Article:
The tragedy that is Malaysia Airlines Flight 17 has sparked plenty of outrage, grief, and dismay on Twitter. Discussions related to recent developments and breaking news have been going non-stop since the plane was shot down by pro-Russian rebels on Thursday.
Seeing an opportunity, criminals have targeted those discussions in order to spread malware.
The method is called hashjacking, which is a term used to describe the act of leveraging a trending hashtag in order to spread your own message. In this case, while people are using #MH17 to discuss the tragedy and current developments, criminals are using it to spread malicious URLs.
As seen in the image above, the account is directing people to a *.tk domain, and using the #MH17 hashtag in order to get as many eyes on the URL as possible.
This example is just one of several that have targeted the MH17 story, and at present, nearly 500 messages pointing to malicious URLs have been posted.
For now, the links point to one of two possible servers, both hosted on IPs in the US. The domains that are connected to them are a mix of malicious and legitimate. Researchers at Trend Micro speculate that the traffic to the legitimate domains is being used to spike traffic and garner ad views.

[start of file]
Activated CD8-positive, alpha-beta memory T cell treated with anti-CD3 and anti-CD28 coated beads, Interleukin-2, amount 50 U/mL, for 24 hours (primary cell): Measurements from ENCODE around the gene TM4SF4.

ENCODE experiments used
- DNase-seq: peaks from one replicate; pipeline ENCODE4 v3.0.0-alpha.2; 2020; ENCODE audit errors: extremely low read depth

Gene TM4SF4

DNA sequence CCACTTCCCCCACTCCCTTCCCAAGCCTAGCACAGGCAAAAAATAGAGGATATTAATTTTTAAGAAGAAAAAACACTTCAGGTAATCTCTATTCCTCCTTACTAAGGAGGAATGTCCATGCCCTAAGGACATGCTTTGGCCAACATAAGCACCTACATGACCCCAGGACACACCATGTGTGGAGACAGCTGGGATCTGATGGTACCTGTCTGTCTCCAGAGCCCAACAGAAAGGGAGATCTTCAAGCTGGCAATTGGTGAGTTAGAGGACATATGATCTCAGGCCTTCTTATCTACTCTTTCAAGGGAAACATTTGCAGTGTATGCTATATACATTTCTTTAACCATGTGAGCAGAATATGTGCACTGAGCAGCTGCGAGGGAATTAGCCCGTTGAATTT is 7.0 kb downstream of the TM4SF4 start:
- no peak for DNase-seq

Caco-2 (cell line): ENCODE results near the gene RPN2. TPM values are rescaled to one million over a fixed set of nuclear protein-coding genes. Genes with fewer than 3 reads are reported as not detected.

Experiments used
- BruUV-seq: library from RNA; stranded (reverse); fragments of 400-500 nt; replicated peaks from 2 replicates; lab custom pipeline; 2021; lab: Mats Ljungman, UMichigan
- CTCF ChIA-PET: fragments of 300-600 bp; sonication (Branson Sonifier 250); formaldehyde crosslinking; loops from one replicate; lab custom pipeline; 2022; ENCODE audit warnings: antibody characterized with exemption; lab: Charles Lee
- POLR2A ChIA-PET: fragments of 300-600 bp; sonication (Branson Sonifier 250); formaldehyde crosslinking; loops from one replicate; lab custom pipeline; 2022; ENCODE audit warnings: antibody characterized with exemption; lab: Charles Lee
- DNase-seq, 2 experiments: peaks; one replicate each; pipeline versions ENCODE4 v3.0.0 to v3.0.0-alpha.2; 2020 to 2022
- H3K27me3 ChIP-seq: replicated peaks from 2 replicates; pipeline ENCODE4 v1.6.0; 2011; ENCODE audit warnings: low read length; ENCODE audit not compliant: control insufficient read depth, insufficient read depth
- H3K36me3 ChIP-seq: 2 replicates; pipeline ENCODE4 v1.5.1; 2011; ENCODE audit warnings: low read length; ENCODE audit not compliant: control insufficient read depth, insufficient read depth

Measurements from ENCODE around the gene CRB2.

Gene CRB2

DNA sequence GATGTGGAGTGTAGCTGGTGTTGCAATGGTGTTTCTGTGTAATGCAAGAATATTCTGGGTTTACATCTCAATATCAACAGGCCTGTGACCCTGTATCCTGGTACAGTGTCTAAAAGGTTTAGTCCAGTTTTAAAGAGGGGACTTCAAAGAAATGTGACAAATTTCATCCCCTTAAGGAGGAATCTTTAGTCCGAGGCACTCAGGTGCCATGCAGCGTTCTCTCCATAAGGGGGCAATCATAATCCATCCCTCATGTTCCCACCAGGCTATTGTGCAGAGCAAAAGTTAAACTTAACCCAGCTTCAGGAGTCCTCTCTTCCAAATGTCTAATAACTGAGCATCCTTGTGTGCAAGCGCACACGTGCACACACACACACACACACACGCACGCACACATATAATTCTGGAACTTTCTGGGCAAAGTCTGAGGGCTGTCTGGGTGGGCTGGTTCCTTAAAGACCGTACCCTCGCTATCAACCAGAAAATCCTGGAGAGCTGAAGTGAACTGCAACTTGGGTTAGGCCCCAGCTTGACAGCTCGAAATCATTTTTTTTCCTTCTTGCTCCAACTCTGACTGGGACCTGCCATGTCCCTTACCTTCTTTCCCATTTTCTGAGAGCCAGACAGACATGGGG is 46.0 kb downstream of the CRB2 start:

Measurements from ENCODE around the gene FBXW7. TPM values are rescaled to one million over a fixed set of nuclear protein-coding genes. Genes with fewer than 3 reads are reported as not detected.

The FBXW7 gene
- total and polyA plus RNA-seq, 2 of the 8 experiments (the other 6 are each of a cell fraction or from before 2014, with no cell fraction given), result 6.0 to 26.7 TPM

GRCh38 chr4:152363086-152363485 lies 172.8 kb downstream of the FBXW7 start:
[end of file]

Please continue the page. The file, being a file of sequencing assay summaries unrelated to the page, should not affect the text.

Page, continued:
"On the other hand, the malicious domains associated with these IPs, are connected to a ZeuS variant detected as TSPY_ZBOT.VUH and SALITY malware. ZeuS/ZBOT are known information stealers while PE_SALITY is a malware family of file infectors that infect .SCR and .EXE files. Once systems are infected with this file infector, it can open their systems to other malware infections thus compromising their security," a blog post on the attacks explains.
Online, criminals are known for targeting current events for nefarious reasons. Social media has extended their reach, whereas before they would use Black Hat SEO techniques and poison search results to conduct their schemes.
The MH17 tragedy is just the most recent example. Previously, in recent times, criminals targeted the Flight 370 disappearance, and the Boston bombings.
For now, the best source of information is going to be the BBC, or other international news source. It's best to avoid links that use *.tk as the URL's extension.